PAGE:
natural sources of wealth tho cumbor
somo mnchlnory of collection Is dona
nwny with. All horo this aftomoon
hnvo tried how to get moro things on
tia duplicate. I would exactly rovorso
that and reduce tho subjects nnd tako
tlioijo which aro tho natural sources of
tin our weu n . i won m xavor a non
partisan tax commission whoso busi
ness It Is to know tho ofcppuscs for
tho State. They know the amount of
propoity by a frcquont npprajsnl nnd
could fistobllBh n rato to moot tho
HQOds, rtmuovo t)io obstacles to sclcn
flllo system oJ taxation, reduco tho
cost of administering, nqt try to get
Intangibles for thoy will Ho nbout
them, pet tho natural sources of all
I would fuvor a moro frequent ap
praisal. My farm lying near tho town
is jnoro valuable than If five miles
iiwny. An electric road would lncrcaso
Its vnluo. This tract north of tho
otntohouso was gotten by a man by
chance. Tho capital and the city wero
V4llU..lot.UMoBUto yX.Qili . .but;
crinneo. Society has Increased tlio
vnluo of Ills land; ho 1ms no moral
right to nil tills unearned Incrcmont.
It belongs to those who rnado It vain
oblo, society. Lot him return to society
something of tlio vnluo It has inado
In. tlio shnpo of taxes.
KANSA3 EXEMPTS- STATE
LOCAL BONDS FROM
Tho definition of "personal property"
In tho tux law of Kansas Included,
until this year, thy words, "nil bonds."
A& rconncted nt tho recent session,
thoso words nro omitted, and whlld
thcro Is no specific mention in tho list
of exemptions of stnto nnd local bonds,
they nro exempted from taxation tin
dor Bfctlon 15 of tho act concerning
assessment and taxation (ch. 403, laws
of 1907). This section rends as fol
"No person shall be required to list
for tnxntlon any stato, county, city,
school-district nnd municipal bonds of
tlio state of Kansas, or other evidences
of Indebtedness of municipal corpora
tion of this stato." ,
Urged as One Remedy For Acknowl
edged Tax Evils of This State.
Tho discussion!) of tho representa
tives of Ohio great agricultural Inter
ests before tho Stnto Tax Commission
last month, brought out many good
Ideas on tho big subject of tnxntlon.
Publicity wns" urged ns ono remedy.
Hon. T. It. Smith, Hon. D. F. Swln
glo and Mr. V. E. Dunham all favored
publicity an n solution of tho vexing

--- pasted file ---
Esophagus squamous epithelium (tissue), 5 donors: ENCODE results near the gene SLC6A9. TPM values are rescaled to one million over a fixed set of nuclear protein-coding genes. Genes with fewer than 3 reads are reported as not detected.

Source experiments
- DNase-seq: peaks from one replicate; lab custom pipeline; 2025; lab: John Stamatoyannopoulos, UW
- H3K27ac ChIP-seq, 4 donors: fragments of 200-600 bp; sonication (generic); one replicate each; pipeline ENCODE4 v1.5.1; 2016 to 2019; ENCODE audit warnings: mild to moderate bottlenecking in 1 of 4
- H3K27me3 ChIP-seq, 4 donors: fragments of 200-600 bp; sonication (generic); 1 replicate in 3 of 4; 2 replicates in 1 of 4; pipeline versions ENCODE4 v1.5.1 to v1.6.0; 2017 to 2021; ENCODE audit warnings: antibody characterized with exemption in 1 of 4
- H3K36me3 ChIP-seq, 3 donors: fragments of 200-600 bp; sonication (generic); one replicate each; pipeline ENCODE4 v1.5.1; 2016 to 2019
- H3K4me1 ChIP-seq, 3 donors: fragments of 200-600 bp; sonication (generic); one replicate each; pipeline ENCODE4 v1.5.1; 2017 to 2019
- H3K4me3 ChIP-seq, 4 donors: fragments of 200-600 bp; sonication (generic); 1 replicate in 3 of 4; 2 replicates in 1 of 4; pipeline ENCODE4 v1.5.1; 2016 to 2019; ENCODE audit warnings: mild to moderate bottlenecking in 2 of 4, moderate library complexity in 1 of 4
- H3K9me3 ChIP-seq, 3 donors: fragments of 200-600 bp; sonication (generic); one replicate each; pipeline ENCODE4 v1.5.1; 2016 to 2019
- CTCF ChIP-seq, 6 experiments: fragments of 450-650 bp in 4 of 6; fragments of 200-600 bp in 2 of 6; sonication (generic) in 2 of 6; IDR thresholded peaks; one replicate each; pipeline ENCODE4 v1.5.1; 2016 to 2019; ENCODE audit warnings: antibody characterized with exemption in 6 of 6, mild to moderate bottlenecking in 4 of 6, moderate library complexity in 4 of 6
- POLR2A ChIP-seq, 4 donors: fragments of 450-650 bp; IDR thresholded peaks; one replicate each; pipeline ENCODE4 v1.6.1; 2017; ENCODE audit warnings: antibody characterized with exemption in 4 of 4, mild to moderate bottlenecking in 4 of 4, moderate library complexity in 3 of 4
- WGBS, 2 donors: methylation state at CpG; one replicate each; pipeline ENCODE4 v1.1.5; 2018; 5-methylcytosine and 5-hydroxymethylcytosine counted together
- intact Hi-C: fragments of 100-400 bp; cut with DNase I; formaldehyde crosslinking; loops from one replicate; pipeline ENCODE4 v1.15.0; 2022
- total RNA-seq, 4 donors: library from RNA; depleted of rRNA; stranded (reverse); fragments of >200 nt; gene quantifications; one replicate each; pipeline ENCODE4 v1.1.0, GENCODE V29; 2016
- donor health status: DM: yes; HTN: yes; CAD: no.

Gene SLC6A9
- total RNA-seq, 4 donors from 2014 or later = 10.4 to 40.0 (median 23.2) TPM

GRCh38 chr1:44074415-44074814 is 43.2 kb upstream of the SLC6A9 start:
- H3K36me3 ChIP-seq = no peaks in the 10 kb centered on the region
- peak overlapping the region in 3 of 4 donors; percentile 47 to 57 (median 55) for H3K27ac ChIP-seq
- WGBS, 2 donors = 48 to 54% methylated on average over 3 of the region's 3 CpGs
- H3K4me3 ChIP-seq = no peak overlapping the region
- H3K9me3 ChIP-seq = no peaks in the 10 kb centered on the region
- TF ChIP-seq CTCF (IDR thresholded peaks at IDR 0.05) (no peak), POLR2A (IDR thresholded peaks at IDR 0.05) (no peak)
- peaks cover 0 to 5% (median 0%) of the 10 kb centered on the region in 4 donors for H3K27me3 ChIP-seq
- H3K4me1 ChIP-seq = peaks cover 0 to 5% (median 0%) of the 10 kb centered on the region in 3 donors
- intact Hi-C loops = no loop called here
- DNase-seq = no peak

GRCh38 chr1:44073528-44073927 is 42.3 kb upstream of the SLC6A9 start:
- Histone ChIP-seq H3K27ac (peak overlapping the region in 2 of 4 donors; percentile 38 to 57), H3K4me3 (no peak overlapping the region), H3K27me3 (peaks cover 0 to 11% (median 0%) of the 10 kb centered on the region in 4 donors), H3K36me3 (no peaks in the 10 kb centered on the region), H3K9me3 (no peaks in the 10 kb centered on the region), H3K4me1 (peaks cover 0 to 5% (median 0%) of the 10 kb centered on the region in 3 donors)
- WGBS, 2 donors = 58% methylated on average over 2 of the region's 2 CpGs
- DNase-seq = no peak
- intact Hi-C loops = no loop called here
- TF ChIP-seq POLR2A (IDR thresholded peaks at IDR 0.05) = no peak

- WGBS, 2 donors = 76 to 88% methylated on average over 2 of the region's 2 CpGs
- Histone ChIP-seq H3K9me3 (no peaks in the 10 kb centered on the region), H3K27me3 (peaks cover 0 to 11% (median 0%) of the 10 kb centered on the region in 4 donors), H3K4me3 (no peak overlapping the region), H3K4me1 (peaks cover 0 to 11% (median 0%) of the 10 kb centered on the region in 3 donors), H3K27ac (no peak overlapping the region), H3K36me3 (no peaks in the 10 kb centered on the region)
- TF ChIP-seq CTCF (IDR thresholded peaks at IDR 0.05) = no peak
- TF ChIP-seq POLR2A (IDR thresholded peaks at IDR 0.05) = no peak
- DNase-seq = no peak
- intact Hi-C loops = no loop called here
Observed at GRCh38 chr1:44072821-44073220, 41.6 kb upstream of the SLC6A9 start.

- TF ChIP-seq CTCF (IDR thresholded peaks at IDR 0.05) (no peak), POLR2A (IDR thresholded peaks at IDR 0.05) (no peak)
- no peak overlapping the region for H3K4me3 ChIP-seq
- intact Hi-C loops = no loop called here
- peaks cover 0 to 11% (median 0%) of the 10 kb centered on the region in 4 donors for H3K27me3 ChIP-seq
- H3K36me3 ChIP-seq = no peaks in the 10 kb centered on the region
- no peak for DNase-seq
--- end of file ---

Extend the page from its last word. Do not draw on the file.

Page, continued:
problems without amending tho con
stitution. "How many look into tho
nsscssur'fl returns to sea how his
neighbor has listed property?" said
Mr Smith. "Onco I sent tho assessor
to a neighbor to look up some notes
he had not returned. Hy this means
?i!,000 woro added to tho duplicate. I
bellevo we could lncrcaso tho dupli
cate by this means. Somo years ago
I was In Sprlnglleld nnd found prop
erty paying an annual rent higher
than It was on tho duplicate for."
"I bollovo most of tho Inequalities
can ho cured by publishing tho prop
erty returned for taxatlon'tiy each,"
said Mr. Swingle. "Mortgage Indebt
edness Is very great In some sections
of tho state, and, though many legis
latures havo tiled to correct this ovll
liono havo so far been successful. Tho
personal property of tho faruvor gets
on tho duplicate at very near Its truo
valuo, whllo tho stock of railways, tol
ophono and telegraph companies, ga3
and oil companies and other corpor
ate Interests nro planed on tho dupli
cate at a very low por cent of their
"I nm ono of tho men who looks
Into hlo neighbors returns," said Mr.
Dunham of tho oxocutlvo committee,
Stnto Grange. "Wo try to bo fair
with each other In my section of thn
stale, nnd 1 don't bellevo you could
llud ton moil who bollovo our govern
ment to bo a fnlluro. Most talking
lieiv today think peoplo dishonest and
ready to ovailo taxes. Thoy say you
can't got tho property on tho dupli
cate. I donjt bollovo It. Tho only
troublo Is tho .unequal valuntlon. 1
look at tlto other fellow's business,
und I find n lot worth $7,000 on dupli
cate at $2,700, nnothcivworth $2,700
m dupllcato at $9."0, nnother worth
$10,000 at $2,:iG0. Our rato Is H.12
m $1,500,000. It would bo mijeli less
with a truo valuntlon of proporty. Tho
fact la wo farmers havo not looked
Into tho other follow's business
tMiough. Let us get busy, and I be
lieve without revision of tho constitu
tion ovury dollar could bo taxed at ltc
TAXATION BASED ON ECONOMIC
At tho last hearing boforo tho Ohio
Tax Commission Mrs. Mary E. Loo,
Grnngo Editor Farm and FIrosldo, and
American Agriculturist, Westcrvlllo,
stated tho case as follows: Tho Intol
erable burdens resulting from taxation
do. jiot ailso from tho power to tax, but
tho methods olnployed. Wnrshavobeen
fought, systems of government over
turned to escnpo "tnxntlon without
ronrcsontntiun." This hns como
through 'faulty nnd Imperfect Ideas re
electing economic questions. Taxa
tion as nn art nnd n science hns not
bden cdhsldercd savo by a few thought
ful students nnd thoy havo not been
nblo to test tho valuo of their Ideas.
Tho entire- effort haa. been, on tho
part of taxpayers to got lower valua
tions and find means of dodging. Is It
not tlmo that sound economic prin
ciples bo nppllod to tho matter of